Teach Your Child To Fail

Failure.  We hate it.  It’s bad enough when we experience it, but when it happens to our kids, it’s truly painful.  But there are two ways to fail.  The first leads to withdrawal, hurt pride, and giving up.  The second leads to success in the long run.   This kind is called failing forward and it leads to true learning.  Instead of quitting in the face of defeat it means getting back up, reassessing, and trying again.  The difference between the two types of failure is enormous and can change the trajectory a person’s life.

Failure itself is inevitable, of course, if one attempts to grow and learn.  Most great inventors, creatives, and history makers fail hundreds of times in their attempts to change the world before they ever see success.  But what separates them from those who grow discouraged and give up (aside from special intelligence, timing, or talent) is their ability to fail forward—to inch toward their goals, even as they land on their backsides again and again.

We want this kind of grit for ourselves.  Perhaps even more than that, we want to nurture it in our kids because we sense it will help them to achieve what they’re meant to do.  But how can we help them when it seems like some people are just born more resilient than others?

As usual, it starts with us.

We moms must teach our kids that failure is not the enemy.  We must convince them that it is a teacher that shows us what didn’t work and gives us hints as to what will.  There are things we can do to pave the way for failing forward in our kids.

·      We must manage our expectations.  When our kids try something new, do we expect them to “get it right” after a couple of tries?  Do we secretly hope that they make us look good when they play the piano? Do we experience a rush of irritation when our child stands up to give a speech in the local co-op, one we helped him practice many times in the last week, and he stammers, forgets whole sections, and says silly things? (Guilty as charged).  If we want to encourage proper risk-taking in our kids, we homeschool moms must let go of the results of their efforts.  We must divorce our sense of self-worth from the outcome of those attempts.  This is easier said than done, certainly, but it is imperative.  A child who is afraid to make mistakes (and disappoint Mom) is a child who will not try new things.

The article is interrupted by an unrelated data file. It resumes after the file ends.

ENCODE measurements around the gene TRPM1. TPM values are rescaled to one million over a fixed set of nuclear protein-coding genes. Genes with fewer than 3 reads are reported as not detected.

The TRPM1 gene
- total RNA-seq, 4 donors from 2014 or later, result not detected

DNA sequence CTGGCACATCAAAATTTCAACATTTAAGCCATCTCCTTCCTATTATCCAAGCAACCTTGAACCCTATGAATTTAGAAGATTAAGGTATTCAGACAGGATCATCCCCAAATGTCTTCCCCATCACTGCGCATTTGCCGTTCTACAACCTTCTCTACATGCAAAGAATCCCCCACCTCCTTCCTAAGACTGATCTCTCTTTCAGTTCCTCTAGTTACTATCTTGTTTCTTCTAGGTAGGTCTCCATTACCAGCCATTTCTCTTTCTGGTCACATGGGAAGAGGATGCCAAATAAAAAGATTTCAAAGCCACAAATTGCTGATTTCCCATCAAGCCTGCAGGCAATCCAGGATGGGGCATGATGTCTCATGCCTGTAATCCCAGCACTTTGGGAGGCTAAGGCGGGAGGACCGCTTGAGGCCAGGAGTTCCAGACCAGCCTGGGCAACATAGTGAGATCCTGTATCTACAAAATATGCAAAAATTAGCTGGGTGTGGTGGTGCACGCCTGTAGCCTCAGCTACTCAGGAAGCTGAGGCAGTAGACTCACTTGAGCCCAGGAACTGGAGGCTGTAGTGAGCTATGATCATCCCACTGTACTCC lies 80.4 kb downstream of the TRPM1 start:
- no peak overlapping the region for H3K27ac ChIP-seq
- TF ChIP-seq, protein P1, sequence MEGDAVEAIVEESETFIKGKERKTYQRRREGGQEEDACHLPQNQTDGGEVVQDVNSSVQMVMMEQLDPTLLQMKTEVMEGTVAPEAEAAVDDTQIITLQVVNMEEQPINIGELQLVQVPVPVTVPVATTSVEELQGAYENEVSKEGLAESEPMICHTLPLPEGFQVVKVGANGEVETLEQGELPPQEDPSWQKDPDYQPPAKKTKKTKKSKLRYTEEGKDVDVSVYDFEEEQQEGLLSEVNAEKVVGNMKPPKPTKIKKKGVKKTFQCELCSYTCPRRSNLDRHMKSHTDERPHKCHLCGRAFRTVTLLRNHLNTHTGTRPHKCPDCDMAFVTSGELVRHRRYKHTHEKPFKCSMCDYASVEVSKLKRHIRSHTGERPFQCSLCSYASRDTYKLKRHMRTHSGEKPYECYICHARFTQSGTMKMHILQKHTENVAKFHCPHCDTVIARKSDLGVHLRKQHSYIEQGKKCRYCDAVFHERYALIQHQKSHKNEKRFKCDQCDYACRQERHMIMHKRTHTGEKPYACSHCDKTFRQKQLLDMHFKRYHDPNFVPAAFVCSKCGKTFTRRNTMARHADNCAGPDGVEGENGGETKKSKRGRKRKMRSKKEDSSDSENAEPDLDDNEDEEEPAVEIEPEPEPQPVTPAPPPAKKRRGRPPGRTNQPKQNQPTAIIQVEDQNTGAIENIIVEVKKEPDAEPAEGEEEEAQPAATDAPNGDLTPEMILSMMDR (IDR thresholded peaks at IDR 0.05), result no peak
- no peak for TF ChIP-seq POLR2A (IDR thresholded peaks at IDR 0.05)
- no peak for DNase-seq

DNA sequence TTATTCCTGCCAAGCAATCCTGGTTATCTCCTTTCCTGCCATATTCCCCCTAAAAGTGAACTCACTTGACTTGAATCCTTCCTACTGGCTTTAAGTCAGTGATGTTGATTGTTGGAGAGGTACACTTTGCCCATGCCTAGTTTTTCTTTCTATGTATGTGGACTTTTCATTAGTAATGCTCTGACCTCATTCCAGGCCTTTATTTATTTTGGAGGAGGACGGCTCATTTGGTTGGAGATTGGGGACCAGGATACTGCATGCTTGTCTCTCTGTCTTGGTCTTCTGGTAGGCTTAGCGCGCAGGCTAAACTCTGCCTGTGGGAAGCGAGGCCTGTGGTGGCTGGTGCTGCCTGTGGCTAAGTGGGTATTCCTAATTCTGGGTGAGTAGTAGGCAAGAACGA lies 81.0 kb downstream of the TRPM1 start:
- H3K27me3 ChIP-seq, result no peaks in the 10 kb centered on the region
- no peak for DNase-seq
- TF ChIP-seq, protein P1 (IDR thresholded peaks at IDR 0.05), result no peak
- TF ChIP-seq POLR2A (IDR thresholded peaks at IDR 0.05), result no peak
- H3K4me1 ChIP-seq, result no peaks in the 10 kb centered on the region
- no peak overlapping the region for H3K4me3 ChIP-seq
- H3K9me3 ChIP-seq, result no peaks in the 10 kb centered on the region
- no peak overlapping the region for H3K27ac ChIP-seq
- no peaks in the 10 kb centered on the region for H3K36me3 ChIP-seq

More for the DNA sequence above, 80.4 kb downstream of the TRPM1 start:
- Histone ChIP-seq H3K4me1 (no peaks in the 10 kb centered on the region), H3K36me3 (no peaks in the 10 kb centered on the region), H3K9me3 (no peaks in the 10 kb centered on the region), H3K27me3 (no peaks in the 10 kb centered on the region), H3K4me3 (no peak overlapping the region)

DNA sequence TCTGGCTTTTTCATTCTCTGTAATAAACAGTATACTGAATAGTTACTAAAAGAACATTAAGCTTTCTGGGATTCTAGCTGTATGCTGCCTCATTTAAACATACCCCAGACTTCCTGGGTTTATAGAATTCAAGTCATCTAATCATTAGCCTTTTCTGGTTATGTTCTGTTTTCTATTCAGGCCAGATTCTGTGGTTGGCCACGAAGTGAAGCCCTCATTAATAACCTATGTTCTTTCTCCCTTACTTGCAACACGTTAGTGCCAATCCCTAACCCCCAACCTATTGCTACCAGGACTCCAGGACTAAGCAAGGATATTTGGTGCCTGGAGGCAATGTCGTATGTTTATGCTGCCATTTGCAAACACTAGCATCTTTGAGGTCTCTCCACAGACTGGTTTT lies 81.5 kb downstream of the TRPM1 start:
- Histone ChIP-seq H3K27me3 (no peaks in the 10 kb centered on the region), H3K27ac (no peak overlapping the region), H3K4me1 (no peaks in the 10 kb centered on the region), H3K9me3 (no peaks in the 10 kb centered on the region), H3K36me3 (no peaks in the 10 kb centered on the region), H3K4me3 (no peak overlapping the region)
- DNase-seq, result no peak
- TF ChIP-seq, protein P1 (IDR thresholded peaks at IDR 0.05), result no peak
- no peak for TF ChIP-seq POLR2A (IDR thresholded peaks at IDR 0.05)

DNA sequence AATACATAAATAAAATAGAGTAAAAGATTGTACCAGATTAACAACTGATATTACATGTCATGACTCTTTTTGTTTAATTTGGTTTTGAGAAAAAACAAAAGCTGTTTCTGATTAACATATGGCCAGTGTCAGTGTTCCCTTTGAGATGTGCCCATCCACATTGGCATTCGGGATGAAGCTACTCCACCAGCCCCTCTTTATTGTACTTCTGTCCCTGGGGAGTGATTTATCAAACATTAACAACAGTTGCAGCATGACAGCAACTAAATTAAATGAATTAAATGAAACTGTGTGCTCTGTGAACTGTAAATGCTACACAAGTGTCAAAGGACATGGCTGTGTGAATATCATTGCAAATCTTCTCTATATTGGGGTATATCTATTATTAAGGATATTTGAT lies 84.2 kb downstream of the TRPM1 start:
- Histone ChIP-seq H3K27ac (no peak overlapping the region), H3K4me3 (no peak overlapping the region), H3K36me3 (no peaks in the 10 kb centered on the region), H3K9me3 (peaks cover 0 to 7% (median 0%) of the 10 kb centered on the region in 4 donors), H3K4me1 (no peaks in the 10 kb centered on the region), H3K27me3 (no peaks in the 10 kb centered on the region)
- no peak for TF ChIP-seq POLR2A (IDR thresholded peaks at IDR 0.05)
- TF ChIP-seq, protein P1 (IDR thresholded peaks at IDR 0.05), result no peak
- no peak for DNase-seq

·       We must prepare our reaction to our child’s failure before it happens.  Sometimes it catches us off guard when our kids fail and we don’t always say what we ought to say.  Those moments after the sting of defeat are crucial ones for our kids and they are often looking to us to know how to feel about them.  We can decide, in advance, how we will handle those times, even creating a script for ourselves.  We might say, “I saw the effort you put into that car you made.  And even though it fell apart, I am so proud of how hard you worked on it.  That kind of focus will take you far.  Keep trying because I know you can do it.”  Knowing what we will say before our child fails will help us to respond in an encouraging way.

·      We must allow our kids to see us fail.  Um, ouch.  No one likes to fail.  But grown-ups like to fail least of all.  We all do, however, and it’s important to be honest with our kids when we try something and it doesn’t work.  We could say, “You know, I interviewed for that position and I didn’t get it.  I’m disappointed but I won’t let that stop me.  I’m going to keep trying and trust that the right job will come my way.”  Or in my case, “I’m still working on my book, and there’s lots I have to scrap.  I’m tired just thinking about it.  But it means a lot to me, so I’m going to take a break and try again—even though I don’t feel like it right now.”  We think these kinds of conversations don’t make much of an impact on our kids, but they do.  Our kids are always listening.